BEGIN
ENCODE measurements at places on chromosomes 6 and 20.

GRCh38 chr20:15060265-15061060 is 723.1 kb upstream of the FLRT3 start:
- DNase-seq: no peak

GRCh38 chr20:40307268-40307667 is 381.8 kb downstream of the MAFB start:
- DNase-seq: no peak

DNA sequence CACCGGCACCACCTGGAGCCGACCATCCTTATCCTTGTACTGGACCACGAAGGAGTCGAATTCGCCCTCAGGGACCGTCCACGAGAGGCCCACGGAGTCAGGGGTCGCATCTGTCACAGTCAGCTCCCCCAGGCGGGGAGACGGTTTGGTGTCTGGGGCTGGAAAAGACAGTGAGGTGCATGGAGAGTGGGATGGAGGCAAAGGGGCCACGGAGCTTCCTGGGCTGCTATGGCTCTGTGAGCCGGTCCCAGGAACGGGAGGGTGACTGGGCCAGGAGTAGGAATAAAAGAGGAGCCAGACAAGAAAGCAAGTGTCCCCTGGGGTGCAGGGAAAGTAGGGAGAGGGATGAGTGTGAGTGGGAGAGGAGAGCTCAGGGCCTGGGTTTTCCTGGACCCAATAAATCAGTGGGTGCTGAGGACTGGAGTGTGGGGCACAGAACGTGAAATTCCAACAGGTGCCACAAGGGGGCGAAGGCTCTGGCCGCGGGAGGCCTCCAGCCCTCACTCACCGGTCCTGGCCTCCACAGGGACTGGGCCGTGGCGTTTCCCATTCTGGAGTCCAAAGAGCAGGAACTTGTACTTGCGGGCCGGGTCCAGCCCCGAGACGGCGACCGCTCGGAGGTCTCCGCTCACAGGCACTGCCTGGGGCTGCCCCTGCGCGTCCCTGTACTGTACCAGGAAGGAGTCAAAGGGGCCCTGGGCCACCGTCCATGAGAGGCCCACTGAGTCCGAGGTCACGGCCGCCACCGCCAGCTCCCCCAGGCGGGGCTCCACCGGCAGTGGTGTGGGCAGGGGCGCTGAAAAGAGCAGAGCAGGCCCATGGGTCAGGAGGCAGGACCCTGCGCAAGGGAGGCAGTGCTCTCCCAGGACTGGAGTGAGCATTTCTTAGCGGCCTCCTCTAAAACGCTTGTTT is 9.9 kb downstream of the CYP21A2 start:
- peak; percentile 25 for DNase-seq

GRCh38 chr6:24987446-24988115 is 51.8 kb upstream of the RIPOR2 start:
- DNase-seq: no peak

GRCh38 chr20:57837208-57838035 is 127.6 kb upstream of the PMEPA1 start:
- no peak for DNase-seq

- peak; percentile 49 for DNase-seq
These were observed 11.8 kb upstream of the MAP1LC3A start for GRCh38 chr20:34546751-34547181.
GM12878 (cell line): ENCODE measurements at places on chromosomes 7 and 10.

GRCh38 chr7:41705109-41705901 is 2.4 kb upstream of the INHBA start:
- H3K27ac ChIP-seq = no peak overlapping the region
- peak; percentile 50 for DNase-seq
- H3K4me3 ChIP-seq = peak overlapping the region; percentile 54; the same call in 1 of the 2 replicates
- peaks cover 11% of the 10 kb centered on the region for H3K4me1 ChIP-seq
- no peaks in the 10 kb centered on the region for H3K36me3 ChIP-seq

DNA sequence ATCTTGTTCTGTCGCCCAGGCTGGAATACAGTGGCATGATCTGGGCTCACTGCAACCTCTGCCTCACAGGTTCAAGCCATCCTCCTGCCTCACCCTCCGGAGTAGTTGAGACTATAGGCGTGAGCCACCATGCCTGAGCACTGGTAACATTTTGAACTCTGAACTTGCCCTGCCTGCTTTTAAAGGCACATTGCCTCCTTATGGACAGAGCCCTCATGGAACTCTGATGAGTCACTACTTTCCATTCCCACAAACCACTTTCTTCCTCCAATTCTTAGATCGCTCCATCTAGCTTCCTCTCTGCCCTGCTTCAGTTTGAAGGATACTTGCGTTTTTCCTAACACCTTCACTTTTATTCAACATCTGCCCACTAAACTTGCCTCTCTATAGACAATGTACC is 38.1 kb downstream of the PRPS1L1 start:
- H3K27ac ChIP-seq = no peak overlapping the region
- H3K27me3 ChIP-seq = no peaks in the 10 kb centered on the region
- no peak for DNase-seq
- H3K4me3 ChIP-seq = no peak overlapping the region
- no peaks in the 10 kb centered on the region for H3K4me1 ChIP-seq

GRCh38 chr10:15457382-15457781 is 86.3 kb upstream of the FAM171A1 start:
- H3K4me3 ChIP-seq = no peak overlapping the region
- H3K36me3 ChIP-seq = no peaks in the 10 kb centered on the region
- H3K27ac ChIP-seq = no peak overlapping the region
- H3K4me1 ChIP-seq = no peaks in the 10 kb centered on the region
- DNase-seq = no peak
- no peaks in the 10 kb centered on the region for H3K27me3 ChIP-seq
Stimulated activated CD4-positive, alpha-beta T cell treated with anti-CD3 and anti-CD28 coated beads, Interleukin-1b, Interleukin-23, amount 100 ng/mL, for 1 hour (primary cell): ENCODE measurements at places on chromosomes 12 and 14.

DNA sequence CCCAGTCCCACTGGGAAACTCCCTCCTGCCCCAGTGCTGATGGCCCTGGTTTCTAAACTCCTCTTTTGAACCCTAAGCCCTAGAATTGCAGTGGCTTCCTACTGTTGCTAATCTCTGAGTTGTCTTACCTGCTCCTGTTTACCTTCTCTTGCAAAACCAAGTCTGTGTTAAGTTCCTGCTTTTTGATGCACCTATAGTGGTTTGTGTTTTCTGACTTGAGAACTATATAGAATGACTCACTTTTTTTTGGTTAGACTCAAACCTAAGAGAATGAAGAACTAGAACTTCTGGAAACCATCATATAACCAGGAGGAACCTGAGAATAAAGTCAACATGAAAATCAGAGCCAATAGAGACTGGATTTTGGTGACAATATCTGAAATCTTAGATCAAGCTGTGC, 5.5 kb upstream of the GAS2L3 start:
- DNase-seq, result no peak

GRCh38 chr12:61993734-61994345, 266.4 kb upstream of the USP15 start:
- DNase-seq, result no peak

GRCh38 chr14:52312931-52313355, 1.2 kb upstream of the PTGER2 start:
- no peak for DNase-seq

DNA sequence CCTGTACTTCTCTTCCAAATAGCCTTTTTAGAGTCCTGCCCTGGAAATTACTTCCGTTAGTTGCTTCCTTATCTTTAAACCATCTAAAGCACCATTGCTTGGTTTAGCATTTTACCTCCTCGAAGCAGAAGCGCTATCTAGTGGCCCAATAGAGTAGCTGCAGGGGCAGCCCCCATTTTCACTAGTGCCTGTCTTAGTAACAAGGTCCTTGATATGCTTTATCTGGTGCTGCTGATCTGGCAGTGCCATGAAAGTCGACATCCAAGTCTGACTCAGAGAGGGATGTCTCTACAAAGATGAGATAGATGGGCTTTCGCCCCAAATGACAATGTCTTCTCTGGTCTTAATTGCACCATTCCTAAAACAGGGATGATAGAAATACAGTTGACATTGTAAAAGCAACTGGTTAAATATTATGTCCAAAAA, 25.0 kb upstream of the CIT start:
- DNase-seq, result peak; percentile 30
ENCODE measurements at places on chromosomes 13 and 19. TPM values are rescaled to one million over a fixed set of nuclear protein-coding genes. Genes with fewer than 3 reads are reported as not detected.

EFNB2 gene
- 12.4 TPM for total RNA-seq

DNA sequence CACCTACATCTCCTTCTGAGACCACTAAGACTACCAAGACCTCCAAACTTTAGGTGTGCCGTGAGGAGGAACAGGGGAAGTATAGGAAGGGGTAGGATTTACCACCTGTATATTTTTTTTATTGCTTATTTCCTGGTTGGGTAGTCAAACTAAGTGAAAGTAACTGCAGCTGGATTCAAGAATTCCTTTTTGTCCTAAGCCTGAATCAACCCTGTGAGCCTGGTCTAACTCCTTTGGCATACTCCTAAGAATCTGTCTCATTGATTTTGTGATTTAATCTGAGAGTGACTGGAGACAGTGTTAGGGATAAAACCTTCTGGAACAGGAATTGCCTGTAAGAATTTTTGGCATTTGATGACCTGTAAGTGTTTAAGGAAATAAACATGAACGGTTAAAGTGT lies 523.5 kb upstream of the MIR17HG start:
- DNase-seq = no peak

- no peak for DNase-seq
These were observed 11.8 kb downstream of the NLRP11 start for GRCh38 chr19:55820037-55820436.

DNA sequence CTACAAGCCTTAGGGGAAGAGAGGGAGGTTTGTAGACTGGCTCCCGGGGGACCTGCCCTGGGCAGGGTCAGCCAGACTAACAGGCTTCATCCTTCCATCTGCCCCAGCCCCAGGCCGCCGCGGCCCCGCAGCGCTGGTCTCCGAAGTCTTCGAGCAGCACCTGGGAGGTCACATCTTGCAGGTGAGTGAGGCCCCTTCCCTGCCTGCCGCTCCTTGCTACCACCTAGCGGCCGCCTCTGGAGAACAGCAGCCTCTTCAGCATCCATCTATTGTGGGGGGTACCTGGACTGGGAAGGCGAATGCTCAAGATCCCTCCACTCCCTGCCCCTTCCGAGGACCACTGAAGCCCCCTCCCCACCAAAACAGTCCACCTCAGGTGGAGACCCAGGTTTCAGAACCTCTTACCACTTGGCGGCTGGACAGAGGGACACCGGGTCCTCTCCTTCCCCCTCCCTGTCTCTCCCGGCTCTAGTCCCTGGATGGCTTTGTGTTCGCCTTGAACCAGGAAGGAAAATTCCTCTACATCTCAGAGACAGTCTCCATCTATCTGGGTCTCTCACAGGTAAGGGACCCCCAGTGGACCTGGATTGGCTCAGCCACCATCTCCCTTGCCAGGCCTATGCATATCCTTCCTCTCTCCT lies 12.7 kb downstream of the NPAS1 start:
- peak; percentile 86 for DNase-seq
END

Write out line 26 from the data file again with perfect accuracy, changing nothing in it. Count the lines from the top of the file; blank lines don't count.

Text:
- no peaks in the 10 kb centered on the region for H3K4me1 ChIP-seq